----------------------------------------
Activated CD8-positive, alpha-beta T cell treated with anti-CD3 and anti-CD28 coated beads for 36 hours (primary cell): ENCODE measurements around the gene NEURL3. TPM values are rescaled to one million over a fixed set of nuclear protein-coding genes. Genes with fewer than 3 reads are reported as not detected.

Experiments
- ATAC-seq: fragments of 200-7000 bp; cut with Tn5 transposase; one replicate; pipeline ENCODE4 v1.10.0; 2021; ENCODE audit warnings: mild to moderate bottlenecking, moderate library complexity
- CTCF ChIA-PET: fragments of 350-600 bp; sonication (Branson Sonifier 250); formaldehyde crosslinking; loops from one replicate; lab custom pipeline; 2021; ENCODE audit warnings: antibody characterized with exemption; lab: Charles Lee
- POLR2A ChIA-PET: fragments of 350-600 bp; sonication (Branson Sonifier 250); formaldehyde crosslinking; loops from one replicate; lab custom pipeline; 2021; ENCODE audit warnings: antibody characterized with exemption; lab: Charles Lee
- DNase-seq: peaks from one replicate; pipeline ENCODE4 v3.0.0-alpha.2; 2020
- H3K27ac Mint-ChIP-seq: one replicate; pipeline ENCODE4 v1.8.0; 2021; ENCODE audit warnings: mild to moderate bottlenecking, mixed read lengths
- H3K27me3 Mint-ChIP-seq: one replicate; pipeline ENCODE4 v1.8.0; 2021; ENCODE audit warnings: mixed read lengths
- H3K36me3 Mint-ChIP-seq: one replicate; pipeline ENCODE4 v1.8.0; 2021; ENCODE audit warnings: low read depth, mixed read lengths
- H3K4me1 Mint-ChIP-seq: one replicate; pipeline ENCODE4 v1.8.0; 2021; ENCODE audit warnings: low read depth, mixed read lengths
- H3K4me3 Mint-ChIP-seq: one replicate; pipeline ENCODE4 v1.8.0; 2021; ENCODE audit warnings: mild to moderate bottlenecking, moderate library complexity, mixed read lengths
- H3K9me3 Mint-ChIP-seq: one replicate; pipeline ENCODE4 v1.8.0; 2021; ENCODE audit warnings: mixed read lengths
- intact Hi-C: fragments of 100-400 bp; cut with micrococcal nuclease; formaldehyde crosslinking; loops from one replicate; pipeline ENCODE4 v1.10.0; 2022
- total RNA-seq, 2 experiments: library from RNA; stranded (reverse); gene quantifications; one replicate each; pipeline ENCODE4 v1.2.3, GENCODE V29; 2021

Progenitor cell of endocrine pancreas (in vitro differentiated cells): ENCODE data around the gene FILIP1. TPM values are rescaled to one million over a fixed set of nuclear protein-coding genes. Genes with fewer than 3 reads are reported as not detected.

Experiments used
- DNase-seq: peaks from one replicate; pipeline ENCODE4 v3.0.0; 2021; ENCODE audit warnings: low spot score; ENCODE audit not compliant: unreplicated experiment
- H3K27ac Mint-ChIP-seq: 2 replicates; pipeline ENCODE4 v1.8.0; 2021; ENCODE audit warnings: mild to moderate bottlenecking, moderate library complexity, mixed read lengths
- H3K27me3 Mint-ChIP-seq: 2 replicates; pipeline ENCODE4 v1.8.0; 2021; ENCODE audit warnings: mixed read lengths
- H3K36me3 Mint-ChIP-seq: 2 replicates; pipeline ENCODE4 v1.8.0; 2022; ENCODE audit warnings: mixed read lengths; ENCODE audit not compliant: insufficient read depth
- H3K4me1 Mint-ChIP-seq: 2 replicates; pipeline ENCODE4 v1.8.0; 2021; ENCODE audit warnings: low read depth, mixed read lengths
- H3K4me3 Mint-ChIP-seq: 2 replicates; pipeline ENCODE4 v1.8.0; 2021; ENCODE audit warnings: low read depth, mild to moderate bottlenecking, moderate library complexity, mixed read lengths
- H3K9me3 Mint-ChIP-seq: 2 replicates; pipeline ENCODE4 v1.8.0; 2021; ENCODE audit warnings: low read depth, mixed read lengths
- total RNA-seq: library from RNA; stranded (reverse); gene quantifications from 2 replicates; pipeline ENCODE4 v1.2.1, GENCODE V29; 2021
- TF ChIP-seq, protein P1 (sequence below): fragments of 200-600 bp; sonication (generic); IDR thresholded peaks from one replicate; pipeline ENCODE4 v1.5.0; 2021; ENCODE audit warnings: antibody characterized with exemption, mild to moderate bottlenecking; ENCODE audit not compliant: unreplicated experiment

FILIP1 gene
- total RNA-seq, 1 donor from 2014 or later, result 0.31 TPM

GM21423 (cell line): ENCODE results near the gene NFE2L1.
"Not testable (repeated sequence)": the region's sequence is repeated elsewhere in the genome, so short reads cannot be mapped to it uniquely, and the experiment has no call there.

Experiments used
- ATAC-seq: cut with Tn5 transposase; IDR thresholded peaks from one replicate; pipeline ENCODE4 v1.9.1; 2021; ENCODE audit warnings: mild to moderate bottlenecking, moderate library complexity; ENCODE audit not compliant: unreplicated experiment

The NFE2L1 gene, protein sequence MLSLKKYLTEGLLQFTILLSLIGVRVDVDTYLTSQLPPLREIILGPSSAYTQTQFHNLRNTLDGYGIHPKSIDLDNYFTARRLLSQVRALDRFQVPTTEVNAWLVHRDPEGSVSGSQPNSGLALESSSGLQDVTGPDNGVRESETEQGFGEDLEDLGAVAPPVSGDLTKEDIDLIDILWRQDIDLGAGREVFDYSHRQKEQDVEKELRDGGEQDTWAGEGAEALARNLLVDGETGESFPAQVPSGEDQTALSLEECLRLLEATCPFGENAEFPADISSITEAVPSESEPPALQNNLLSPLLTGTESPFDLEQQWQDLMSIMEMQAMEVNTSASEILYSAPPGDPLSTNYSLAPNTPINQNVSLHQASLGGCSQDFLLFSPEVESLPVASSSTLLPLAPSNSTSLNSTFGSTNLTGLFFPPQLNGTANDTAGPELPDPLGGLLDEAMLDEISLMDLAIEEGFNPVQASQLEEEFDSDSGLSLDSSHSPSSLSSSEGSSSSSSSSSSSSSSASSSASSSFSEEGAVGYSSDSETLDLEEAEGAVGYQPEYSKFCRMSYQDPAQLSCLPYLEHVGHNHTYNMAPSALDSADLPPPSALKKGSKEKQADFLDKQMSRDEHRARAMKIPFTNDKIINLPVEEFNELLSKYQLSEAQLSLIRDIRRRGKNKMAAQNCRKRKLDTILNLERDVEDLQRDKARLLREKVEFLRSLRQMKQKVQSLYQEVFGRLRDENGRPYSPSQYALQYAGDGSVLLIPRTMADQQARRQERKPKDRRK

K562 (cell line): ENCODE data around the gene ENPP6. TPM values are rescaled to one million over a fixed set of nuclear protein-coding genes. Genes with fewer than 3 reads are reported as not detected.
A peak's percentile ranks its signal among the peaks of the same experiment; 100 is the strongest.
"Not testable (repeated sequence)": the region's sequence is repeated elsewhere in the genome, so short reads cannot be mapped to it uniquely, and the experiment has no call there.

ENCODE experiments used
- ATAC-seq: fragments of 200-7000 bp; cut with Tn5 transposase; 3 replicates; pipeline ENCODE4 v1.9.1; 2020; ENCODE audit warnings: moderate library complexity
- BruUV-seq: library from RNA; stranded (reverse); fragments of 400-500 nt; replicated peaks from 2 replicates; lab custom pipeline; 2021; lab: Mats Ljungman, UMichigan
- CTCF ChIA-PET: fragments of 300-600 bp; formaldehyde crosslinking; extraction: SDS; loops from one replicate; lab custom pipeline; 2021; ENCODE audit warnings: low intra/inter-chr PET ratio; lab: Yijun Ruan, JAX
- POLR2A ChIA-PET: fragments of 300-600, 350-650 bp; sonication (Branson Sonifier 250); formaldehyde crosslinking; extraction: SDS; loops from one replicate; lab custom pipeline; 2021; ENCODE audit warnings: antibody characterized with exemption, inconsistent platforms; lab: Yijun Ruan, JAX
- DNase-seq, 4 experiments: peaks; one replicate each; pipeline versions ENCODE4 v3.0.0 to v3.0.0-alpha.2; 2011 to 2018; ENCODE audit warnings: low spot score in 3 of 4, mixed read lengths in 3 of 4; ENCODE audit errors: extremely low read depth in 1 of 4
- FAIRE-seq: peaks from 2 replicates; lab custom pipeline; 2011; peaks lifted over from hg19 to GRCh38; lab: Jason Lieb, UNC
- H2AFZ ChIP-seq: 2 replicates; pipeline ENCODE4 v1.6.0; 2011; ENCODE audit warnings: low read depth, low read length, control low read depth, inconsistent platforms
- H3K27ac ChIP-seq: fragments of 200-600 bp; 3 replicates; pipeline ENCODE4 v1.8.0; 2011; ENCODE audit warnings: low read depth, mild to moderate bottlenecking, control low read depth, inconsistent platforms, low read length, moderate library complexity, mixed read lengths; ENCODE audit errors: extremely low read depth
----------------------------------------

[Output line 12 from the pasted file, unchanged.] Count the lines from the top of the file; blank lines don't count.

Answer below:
- H3K9me3 Mint-ChIP-seq: one replicate; pipeline ENCODE4 v1.8.0; 2021; ENCODE audit warnings: mixed read lengths